Fazel Abed and BRAC's extraordinary accomplishments
I first met Fazel Abed in Vancouver during a Nobel Laureate Peace Conference with His Holiness the Dalai Lama that I was attending. I had no idea who he was. When he asked me what I did, I answered that I had founded a humanitarian organization that had built around 30 schools and 15 clinics. Without the least affectation, he replied ‟I have built 35,000 schools.” I felt very insignificant.
Another time, in Delhi, he told me ‟It's very simple, you just have to take what you have done and multiply it by a hundred.” That is certainly what he has done.
Fazel Abed was born in eastern Pakistan (later it became Bangladesh). He first studied naval architecture at the University of Glasgow, and then, because there were very few shipyards in Eastern Pakistan, he went to London to study accounting.
When he returned to eastern Pakistan, Fazel was hired by Shell and rapidly rose in the company. He was based in London when, in 1970, a cyclone ravaged his country and left 300 000 victims.
Fazel quit his extremely well paid job and returned to Pakistan where, with a few friends, he created HELP, an organization to help those most affected on the island of Manpura, which had lost 75% of its population. Later he was forced leave eastern Pakistan during the fighting that preceded its separation from western Pakistan. He founded a NGO to support the independence of his country.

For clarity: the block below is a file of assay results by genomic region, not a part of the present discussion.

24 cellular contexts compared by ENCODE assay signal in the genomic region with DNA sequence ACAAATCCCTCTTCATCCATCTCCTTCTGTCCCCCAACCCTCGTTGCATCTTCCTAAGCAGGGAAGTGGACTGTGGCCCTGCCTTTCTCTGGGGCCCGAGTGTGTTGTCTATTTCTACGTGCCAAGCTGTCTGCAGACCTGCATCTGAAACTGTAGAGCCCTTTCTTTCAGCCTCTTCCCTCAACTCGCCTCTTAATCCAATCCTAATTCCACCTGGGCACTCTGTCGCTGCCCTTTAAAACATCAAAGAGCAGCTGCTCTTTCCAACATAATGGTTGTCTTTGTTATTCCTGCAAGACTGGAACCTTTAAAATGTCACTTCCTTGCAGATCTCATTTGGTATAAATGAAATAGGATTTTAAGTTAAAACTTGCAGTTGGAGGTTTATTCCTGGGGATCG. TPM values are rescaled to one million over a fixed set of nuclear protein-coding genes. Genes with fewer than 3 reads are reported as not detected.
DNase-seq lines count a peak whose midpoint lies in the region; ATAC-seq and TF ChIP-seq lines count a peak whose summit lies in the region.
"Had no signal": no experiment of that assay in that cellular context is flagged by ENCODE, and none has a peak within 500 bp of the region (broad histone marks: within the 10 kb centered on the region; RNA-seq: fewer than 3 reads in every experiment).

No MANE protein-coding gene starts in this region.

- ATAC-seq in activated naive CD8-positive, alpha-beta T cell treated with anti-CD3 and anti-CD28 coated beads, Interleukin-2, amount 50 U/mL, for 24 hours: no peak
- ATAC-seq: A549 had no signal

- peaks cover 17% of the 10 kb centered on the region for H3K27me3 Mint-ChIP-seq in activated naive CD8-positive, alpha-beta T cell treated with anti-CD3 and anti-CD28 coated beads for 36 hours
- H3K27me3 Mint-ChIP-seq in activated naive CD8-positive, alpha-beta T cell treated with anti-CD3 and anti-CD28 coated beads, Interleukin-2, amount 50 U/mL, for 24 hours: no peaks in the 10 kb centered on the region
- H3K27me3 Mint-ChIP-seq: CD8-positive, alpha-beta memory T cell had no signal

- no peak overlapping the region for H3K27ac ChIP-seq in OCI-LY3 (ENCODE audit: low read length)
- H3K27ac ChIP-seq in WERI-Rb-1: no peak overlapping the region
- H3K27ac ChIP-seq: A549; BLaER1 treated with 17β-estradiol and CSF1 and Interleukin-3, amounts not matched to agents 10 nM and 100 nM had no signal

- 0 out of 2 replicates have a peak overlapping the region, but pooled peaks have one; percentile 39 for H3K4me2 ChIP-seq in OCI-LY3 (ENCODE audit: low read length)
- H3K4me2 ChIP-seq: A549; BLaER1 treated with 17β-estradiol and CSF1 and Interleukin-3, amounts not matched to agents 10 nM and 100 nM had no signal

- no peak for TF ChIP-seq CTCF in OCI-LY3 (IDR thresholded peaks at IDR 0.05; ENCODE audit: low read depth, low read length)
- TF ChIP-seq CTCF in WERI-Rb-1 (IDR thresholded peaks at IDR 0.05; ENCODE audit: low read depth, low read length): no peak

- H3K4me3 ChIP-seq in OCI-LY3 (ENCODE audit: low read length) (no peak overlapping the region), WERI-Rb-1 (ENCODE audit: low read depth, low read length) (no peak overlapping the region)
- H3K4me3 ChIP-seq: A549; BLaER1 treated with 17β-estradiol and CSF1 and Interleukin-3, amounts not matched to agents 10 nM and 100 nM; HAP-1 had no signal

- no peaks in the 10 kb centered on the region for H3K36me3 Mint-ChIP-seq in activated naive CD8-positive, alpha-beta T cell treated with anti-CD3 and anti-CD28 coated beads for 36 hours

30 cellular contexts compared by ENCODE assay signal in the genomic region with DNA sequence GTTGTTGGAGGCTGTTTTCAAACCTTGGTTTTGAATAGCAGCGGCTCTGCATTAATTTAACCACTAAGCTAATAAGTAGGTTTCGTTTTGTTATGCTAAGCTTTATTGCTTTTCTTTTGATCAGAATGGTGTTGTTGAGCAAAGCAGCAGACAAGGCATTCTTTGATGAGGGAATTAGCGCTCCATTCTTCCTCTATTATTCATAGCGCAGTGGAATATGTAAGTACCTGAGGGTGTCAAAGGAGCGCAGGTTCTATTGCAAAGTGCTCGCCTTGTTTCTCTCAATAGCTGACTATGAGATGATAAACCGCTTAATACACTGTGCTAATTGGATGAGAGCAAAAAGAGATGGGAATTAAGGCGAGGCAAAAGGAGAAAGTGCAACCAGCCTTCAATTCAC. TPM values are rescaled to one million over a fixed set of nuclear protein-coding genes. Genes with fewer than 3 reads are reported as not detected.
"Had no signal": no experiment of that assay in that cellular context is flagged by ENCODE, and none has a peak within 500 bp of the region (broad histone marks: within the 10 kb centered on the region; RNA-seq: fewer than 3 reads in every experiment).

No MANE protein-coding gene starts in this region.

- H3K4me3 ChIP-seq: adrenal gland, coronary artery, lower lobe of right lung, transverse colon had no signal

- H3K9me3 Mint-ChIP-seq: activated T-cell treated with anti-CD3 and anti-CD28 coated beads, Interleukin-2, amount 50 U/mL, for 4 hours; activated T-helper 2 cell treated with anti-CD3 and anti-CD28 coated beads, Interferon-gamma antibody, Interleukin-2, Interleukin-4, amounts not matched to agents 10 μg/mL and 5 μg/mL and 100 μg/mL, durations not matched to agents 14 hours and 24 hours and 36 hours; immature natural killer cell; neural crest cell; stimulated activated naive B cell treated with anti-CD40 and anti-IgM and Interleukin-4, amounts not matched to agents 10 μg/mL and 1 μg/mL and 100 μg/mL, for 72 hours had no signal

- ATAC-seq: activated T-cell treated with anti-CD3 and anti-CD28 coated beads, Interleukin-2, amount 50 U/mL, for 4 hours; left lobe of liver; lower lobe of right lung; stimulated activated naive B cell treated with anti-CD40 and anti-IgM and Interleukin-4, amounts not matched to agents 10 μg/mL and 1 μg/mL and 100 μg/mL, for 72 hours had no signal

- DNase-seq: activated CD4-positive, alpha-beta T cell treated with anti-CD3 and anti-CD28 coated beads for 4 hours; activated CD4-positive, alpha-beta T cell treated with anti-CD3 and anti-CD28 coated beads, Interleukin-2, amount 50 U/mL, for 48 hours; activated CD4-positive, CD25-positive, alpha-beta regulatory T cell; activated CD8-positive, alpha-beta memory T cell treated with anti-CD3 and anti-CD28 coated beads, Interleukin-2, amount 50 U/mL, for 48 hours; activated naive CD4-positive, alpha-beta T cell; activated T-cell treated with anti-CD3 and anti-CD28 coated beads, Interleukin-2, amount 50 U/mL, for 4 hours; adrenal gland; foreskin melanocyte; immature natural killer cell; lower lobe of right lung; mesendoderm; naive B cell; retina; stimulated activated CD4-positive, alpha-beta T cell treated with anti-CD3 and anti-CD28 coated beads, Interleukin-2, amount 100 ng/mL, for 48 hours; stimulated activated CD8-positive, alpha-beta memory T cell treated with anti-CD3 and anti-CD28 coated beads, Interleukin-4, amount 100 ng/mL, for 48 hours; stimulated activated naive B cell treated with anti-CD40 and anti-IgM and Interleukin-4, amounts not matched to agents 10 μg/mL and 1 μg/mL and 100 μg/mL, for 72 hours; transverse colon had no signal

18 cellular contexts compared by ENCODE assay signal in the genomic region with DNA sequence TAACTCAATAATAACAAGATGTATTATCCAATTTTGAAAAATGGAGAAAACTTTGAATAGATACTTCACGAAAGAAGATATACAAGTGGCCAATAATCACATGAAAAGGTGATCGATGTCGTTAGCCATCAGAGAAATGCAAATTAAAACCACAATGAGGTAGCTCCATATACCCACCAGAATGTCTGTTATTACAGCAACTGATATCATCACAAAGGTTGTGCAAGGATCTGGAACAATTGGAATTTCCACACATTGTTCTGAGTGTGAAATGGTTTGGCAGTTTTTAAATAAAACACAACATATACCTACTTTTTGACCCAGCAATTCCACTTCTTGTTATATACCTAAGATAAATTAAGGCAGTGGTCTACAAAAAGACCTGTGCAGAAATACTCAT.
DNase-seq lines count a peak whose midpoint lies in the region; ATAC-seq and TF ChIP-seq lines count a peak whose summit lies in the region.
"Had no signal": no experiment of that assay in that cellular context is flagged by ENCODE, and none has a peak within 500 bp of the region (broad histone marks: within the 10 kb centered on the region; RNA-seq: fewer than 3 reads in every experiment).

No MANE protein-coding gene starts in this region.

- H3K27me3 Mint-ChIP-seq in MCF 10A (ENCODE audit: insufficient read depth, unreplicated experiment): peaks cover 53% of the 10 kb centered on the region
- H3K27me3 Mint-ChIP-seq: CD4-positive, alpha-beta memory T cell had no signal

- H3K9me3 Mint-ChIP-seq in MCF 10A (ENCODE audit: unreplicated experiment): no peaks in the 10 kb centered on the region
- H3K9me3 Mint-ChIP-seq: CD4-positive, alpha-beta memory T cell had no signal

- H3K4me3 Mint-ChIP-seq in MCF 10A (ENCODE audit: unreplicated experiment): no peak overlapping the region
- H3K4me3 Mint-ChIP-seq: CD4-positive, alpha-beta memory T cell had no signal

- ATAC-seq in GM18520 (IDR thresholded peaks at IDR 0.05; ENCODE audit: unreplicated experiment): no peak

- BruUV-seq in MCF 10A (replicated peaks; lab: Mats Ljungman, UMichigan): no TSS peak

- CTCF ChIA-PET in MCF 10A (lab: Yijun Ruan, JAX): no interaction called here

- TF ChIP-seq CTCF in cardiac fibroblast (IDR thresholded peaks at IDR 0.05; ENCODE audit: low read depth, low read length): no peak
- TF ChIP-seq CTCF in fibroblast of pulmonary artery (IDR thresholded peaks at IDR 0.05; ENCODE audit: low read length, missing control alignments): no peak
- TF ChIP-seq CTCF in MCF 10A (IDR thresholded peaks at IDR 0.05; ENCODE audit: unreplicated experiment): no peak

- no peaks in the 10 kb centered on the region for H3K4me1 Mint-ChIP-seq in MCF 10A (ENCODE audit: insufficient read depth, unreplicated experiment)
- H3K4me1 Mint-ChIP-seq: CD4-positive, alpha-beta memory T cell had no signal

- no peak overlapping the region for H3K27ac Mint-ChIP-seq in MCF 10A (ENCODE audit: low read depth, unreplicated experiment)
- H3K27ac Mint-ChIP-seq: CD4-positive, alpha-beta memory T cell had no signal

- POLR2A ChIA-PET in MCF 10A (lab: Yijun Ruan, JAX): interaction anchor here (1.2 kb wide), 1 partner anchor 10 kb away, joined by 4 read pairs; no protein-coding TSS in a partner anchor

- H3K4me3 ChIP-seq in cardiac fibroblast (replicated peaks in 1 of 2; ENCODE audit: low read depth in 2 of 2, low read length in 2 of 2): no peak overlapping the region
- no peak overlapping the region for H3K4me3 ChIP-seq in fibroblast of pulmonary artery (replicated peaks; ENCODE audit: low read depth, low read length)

When the war for independence ended in 1971, Fazel sold his London apartment and left to help his country. It was emerging from a devastating war and 10 million people, who had taken refuge in India during the fighting, had returned. Fazel decided to start working in an isolated rural region and founded BRAC (Bangladesh Rural Advancement Committee).
Thanks to his genius at organization, BRAC has now become the world's largest NGO. It has helped 70 million women, and a total of more than 110 million people in 69,000 villages. 80,000 volunteers and 120,000 employees work for BRAC in a continually increasing number of countries. For example in Africa, Fazel Abed found that his multilevel model — micro-financing, education, safe water management, improvement of hygiene, and so on — was extremely efficient in regions where very few other attempts to help had succeeded.
Without exaggerating, we can say that BRAC has changed the course of Bangladesh's future. There is not one area in the countryside where the BRAC logo cannot be found on a school, a women training center, or a workshop for women and family planning.
Fazel Abed has done what he set out to do. Not only has he multiplied his activities by one hundred, he has done so by one thousand, all the while maintaining the same efficiency and quality.
One morning at the end of the 2010 session of the Davos Economic Forum, where many participants arrive by private jet and travel by helicopter or limousine, I found Fazel, sitting alone in a bus that was to take us to Zurich airport. This said a lot about his simplicity and modesty behind which burns the unquenchable determination that enabled him to accomplish such an enormous task.